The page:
In the last few years, botanists have managed to ink in some key branches of the plant kingdom's family tree. They've traced the evolution of flowers in recent years, for instance, but the history of more ancient plants has remained enigmatic. Now researchers think they have identified some of the older branches of the family tree. They report that, unexpectedly, seed-bearing plants share a common ancestor with both horsetails and ferns. This close kinship may help clarify how plants evolved.
The study focused on vascular plants, those with special tissues for transporting food and water. To trace their genealogy, a team led by botanist Kathleen Pryer of the Field Museum of Natural History in Chicago examined 35 plants that represented all the main branches of living land plants. Pryer and her colleagues assembled and analyzed a data set of 136 anatomical traits, as well as DNA sequences of four genes, three from the chloroplast and one from the nucleus. Horsetails are more closely related to ferns than anything else, the researchers report in the 1 February issue of Nature. "Where horsetails fit in the picture was a big mystery," Pryer says, "because they are so different in form from everything else."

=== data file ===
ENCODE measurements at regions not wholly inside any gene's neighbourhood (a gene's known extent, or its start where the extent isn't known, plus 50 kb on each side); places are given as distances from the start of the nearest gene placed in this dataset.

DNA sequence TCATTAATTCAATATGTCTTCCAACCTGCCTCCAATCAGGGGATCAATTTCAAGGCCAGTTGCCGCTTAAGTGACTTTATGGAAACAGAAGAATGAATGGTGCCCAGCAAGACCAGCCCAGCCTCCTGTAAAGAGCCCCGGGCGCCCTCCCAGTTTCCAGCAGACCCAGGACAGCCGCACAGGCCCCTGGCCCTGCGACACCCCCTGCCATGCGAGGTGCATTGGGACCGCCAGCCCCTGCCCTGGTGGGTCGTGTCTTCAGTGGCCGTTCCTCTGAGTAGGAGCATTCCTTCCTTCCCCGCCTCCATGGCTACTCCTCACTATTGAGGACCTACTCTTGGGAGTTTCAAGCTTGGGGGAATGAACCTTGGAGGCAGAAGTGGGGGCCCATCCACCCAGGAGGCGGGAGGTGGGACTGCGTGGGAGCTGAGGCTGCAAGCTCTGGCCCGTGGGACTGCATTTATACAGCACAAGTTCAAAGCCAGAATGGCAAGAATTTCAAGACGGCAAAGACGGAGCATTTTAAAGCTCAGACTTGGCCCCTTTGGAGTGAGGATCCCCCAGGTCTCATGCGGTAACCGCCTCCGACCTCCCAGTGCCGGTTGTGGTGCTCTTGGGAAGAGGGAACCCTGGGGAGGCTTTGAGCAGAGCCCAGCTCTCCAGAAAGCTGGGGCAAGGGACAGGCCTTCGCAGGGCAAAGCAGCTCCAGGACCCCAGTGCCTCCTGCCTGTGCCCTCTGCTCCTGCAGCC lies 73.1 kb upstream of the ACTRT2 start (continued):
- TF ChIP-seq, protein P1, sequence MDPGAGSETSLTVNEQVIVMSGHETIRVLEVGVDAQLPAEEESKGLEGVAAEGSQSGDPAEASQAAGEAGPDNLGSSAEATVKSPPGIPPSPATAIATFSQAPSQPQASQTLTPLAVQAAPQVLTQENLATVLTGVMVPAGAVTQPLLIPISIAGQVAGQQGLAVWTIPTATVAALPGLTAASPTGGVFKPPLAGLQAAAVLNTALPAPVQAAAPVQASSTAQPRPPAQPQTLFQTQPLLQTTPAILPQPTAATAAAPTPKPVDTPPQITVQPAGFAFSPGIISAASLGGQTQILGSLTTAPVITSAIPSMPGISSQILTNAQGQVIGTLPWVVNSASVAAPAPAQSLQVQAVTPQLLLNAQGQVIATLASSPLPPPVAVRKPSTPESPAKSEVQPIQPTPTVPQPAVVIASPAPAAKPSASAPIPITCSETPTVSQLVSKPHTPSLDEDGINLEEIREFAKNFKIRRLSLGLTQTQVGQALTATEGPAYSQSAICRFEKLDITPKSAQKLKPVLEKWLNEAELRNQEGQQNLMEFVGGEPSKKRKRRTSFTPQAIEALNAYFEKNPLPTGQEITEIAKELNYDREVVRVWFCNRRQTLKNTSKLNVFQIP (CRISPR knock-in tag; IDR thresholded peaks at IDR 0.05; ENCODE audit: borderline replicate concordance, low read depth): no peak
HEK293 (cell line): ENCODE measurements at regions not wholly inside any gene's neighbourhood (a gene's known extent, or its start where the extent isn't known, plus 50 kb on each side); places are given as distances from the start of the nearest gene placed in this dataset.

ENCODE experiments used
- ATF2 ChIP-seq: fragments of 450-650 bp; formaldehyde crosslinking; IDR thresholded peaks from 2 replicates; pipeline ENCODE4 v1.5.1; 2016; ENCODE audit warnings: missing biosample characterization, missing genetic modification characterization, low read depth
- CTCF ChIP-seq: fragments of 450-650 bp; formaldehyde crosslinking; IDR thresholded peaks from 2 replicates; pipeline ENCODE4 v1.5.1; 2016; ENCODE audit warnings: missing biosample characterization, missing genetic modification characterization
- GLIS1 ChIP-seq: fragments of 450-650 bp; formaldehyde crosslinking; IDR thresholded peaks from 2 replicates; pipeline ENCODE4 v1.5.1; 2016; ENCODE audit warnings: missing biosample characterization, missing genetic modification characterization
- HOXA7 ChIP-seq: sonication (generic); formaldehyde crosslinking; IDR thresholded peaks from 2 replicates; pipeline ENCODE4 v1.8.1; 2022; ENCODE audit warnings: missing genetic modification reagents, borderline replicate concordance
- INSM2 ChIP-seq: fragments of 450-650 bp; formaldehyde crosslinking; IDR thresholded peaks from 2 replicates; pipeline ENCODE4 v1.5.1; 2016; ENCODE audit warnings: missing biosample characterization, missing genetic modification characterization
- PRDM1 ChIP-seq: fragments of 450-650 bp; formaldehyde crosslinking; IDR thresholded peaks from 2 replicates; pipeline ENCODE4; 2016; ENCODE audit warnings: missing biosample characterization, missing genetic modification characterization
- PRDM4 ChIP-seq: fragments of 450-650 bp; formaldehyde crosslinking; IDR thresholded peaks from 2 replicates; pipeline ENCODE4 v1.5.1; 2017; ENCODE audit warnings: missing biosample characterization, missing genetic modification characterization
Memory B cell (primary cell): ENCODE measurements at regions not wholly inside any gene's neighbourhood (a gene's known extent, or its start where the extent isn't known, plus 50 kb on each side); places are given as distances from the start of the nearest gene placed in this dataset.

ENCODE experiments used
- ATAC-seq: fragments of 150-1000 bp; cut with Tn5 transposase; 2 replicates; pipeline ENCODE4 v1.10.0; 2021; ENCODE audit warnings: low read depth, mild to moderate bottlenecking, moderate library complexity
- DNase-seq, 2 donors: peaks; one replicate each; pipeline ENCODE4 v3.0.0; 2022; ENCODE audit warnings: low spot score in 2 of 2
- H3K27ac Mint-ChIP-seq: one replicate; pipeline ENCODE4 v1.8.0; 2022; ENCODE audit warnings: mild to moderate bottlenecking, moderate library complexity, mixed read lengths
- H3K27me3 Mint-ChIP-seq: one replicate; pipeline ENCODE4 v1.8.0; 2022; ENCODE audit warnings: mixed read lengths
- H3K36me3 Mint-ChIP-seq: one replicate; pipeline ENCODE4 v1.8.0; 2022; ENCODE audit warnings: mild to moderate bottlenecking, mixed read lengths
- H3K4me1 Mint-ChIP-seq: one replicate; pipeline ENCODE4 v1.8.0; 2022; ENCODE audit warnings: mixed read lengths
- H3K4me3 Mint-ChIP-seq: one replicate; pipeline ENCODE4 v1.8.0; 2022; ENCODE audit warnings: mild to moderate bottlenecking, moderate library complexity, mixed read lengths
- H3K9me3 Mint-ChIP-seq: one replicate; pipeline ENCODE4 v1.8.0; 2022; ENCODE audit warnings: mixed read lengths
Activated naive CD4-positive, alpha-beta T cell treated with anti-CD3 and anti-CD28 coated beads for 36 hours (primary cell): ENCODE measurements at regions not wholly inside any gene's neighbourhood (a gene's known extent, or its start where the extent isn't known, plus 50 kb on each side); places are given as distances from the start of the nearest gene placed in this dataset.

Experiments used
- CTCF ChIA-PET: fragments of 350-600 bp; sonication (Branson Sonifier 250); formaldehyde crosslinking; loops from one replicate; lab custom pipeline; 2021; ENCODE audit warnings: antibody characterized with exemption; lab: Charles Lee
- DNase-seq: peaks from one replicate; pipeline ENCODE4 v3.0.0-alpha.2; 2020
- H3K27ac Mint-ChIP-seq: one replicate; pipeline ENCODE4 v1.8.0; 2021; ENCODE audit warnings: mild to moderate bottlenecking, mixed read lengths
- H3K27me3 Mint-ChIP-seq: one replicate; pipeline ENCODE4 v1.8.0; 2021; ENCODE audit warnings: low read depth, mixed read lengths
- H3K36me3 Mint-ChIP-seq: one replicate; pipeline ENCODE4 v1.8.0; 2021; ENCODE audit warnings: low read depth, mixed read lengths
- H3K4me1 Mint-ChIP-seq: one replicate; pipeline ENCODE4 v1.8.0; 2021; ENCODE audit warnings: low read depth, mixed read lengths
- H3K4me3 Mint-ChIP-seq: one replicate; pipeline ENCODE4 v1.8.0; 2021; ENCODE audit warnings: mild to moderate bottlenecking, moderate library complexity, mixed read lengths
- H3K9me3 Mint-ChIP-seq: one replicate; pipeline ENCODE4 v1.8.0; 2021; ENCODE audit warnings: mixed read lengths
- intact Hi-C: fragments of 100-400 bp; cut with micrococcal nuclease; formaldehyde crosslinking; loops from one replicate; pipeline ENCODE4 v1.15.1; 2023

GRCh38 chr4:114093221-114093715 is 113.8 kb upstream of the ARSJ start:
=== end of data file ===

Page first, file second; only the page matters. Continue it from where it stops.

Another conclusion was that horsetails together with ferns form a major group of plants that are the closest living relatives to seed plants. This refutes a general idea of plant evolution that many botanists have, Pryer says. Most botanists think of ferns and horsetails as intermediate stages in plant evolution that eventually led to seed plants. As a result, many aspects of seed plants are commonly regarded as having been derived from a fern ancestor. But that clearly could not have happened, Pryer says, if the ferns and horsetails diverged as a independent group that has had a long evolutionary history separate from seed plants.
By finding that ferns and horsetails are more closely related to each other than to seed plants, Pryer and colleagues have "added a new branch to the tree," says Brent Mishler of the University of California, Berkeley. And Paul Kenrick, a paleobotanist at the Natural History Museum in London, notes that a close relationship between ferns and horsetails could help decipher the evolution of such basic features of plant anatomy as leaves and branching.